The Ban Chiang excavations revealed a society with distinct differences from the “Bronze Age” society most archaeologists expected.
Production in a rural non-hierarchical society: When bronze artifacts were first excavated at Ban Chiang in the mid-1970s, the prevalent “Bronze Age” paradigm was that only socially-stratified societies had the capability to make objects with this alloy. However, Ban Chiang proved to be an unexpected example of a non-urban, relatively unstratified society that adopted sophisticated early bronze-making technology. And, in the four decades since Ban Chiang bronze was unearthed, archaeologists have discovered similar societies—in Southeast Asia as well as globally—that also produced well-crafted bronze.
Photo caption: BCES 762/2834 is a bronze spear point found next to the body of a 25-30 year-old male (BCES Burial 76) who was buried in a flexed position (the knees were drawn up against the chest of the individual). Evidence suggests the spear point was a “killed” grave good—bent before burial so it was no longer usable for piercing. Early Period (2100-900 B.C.).
Peaceful use of bronze: The bronze period in this region was a distinctively peaceful one, another divergence from the conventional “Bronze Age” paradigm. At all levels of the Ban Chiang excavations there were few bronze objects that could be used for warfare and an abundance of those that were clearly personal decoration. Other archaeological evidence of warfare is also missing.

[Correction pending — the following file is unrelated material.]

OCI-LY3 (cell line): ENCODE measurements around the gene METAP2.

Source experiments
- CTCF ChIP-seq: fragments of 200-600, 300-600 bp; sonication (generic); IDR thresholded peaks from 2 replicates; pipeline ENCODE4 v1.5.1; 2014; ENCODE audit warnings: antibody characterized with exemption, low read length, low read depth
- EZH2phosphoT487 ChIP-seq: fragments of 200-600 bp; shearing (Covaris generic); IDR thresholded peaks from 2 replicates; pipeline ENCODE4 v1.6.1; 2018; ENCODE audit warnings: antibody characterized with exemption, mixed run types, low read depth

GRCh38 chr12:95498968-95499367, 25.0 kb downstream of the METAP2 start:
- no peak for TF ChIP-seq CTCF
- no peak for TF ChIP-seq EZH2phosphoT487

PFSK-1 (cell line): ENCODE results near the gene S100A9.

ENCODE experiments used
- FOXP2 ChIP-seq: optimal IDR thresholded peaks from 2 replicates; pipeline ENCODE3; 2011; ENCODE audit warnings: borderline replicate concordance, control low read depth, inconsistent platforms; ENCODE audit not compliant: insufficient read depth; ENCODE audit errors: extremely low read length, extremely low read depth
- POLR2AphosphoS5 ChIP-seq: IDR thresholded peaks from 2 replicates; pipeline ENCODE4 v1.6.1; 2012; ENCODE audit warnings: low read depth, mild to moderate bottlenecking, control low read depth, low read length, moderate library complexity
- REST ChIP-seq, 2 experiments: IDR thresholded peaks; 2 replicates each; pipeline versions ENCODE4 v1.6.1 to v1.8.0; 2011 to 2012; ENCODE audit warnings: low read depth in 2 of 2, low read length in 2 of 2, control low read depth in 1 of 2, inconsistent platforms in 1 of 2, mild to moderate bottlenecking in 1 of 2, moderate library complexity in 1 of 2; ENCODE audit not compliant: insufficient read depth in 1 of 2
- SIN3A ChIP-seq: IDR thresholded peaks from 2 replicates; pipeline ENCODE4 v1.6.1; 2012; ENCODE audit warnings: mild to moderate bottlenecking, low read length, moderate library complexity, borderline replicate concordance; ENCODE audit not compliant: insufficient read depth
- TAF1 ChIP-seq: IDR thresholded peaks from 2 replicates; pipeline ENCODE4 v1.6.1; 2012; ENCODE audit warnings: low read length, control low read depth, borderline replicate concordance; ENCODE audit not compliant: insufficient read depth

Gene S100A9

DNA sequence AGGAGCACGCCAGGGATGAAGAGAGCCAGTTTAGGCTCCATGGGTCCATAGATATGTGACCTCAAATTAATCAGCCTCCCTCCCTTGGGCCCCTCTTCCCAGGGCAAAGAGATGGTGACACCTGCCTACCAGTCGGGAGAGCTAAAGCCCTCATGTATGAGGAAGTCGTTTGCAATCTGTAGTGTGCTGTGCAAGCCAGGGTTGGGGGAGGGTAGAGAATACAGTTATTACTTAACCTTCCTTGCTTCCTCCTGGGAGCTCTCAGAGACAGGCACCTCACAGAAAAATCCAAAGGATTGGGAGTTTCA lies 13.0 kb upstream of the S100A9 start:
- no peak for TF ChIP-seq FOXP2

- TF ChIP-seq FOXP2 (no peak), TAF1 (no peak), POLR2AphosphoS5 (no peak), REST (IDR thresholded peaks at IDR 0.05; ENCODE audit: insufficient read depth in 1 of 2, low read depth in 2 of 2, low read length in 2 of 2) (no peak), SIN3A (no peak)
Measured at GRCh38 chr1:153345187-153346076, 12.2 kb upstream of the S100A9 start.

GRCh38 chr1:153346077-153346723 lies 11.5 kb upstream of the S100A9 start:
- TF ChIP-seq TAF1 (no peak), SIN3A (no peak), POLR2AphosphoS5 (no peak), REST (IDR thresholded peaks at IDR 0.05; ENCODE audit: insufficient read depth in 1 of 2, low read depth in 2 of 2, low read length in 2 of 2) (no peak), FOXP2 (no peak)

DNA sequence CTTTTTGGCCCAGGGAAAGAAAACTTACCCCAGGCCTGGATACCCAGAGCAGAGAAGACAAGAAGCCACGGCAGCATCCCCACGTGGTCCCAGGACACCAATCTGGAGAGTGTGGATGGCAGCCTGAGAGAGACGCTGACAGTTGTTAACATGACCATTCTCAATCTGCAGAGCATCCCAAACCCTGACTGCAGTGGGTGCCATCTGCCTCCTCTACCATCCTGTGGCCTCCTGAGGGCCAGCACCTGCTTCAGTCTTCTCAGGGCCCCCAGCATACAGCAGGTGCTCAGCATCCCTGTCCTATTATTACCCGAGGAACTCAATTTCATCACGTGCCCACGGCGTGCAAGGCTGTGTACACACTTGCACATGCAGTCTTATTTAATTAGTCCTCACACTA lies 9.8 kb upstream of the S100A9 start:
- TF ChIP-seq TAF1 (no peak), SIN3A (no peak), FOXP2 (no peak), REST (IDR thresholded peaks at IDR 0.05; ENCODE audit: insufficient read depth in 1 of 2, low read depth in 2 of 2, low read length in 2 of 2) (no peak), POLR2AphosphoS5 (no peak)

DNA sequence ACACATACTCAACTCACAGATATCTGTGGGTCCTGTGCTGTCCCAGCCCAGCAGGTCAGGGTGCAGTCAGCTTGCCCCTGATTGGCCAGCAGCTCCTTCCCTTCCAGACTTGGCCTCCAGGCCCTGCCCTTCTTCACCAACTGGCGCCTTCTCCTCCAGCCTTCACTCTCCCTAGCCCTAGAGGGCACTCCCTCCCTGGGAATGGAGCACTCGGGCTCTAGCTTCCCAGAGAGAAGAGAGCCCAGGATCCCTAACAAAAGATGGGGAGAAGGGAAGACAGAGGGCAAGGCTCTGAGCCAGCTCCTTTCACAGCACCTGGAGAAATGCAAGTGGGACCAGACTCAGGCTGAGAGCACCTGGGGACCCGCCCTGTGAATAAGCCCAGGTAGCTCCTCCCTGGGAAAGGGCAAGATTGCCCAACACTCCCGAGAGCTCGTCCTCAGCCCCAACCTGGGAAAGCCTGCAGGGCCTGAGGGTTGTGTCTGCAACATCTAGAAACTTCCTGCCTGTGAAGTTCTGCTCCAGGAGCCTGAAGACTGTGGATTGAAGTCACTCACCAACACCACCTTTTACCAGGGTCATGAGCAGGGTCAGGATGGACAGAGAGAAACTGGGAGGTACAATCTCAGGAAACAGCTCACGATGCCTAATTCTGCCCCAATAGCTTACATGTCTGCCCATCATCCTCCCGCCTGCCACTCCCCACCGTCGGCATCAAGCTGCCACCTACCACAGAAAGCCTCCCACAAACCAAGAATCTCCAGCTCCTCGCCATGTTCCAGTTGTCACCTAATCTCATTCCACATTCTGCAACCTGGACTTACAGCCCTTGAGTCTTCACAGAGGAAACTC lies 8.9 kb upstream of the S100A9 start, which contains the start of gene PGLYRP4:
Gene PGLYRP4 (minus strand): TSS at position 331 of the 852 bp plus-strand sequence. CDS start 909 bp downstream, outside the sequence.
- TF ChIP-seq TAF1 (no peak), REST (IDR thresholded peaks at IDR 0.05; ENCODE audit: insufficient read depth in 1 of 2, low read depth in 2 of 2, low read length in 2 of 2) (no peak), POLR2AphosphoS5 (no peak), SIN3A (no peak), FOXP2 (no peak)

New questions about origins: Production of Ban Chiang bronze objects—usually direct casting—was different from production in Europe and western parts of Asia, where forging (hammering) of bronze objects was more common. Ban Chiang bronze technology is most similar to that found in southern Siberia and western China. This similarity raises doubts about previously-assumed origins of Ban Chiang bronze technologies, and gives credence to new explanations of their sources.
New questions about the organization of trade and exchange of metals: The extensive laboratory analysis of metal artifacts from Ban Chiang and other nearby sites has allowed archaeologists to attempt a reconstruction of the trade and exchange of smelted copper-base metal and metal artifacts. Rather than an elaborate system of trade controlled by elites, it seems that production and exchange were controlled by the communities themselves, bringing in smelted metal from several hundred kilometers away and producing and exchanging artifacts made in the villages according to community demand. For more detail, see the link below to the article on Ricardo’s Law of Comparative Advantage.
“The transmission of Early Bronze Technology to Thailand: New Perspectives”, by Joyce C. White and Elizabeth G. Hamilton. 2014.
“The metal age of Thailand and Ricardo’s Law of Comparative Advantage” by Joyce C. White and Elizabeth G. Hamilton. 2021.